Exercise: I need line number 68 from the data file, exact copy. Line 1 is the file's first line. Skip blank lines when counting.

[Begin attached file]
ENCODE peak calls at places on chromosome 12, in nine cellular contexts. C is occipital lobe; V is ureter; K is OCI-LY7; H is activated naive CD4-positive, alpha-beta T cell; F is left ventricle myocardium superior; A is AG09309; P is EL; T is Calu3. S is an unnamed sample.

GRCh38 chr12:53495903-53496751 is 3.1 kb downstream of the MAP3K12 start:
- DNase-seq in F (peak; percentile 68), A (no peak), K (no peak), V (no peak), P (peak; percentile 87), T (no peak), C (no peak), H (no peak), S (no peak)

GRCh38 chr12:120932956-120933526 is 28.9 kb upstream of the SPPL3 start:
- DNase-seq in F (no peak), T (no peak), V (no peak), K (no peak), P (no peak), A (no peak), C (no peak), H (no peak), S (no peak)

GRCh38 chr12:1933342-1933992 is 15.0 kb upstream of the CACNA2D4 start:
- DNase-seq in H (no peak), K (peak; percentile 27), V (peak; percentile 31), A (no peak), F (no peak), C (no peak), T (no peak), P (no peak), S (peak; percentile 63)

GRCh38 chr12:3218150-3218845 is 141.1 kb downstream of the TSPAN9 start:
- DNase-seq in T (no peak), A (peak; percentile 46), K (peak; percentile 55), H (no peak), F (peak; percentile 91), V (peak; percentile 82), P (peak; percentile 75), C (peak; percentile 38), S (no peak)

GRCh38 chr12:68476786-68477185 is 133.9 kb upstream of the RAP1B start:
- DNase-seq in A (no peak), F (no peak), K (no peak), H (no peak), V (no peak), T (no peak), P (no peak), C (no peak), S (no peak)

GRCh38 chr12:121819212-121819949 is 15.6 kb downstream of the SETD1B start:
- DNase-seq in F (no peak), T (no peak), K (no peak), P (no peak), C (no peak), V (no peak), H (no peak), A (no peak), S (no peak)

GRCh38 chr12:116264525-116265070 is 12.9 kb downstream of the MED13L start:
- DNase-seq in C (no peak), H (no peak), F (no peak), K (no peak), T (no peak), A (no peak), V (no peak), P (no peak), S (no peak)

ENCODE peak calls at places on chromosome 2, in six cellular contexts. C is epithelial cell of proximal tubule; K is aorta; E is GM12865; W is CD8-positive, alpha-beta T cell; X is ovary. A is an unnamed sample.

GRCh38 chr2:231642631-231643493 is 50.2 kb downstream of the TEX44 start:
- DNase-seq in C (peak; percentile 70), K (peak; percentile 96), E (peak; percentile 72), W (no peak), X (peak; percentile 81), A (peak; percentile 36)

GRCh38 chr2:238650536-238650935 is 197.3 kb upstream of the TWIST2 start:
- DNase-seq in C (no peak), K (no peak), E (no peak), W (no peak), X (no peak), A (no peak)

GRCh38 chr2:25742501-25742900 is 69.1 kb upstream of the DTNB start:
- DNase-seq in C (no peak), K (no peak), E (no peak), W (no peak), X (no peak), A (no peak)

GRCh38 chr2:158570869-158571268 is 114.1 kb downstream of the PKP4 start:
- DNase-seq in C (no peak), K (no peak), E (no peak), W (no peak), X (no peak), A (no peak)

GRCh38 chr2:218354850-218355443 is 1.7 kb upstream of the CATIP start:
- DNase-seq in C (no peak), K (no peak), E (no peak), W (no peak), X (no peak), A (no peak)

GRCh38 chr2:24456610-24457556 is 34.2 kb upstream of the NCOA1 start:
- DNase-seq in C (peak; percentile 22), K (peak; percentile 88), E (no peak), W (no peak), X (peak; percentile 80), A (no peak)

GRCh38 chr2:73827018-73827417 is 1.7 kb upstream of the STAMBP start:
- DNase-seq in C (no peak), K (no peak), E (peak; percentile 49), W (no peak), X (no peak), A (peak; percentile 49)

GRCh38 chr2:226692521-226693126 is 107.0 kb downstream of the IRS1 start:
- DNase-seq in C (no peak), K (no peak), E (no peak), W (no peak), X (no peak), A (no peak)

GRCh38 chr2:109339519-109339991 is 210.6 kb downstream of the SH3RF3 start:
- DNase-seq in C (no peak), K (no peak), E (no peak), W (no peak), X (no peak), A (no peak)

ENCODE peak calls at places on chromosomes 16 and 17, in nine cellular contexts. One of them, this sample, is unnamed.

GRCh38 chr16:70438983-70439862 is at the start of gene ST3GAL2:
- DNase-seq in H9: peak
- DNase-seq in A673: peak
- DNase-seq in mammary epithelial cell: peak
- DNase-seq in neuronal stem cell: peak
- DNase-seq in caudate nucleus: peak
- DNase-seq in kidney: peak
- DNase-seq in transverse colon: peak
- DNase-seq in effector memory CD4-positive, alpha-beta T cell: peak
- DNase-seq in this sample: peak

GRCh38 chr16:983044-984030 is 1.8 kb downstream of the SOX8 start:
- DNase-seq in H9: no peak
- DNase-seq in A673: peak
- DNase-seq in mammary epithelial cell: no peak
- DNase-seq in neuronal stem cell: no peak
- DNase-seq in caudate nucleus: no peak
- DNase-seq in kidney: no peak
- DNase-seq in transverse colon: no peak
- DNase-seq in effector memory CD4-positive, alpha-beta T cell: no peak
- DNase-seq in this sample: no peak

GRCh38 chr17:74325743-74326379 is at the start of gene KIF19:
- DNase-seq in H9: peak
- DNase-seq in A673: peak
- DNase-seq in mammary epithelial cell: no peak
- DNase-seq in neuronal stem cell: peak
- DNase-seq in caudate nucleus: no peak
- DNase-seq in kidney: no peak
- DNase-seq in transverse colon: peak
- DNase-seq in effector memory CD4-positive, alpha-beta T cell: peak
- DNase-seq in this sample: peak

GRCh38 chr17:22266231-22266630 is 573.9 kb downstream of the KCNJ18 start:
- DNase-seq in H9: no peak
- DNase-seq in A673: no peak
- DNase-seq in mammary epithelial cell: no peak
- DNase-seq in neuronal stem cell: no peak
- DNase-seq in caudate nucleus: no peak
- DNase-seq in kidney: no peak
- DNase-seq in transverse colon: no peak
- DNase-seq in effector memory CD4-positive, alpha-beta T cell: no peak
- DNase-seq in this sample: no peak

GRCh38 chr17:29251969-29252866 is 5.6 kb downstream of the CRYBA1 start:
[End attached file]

- DNase-seq in A673: no peak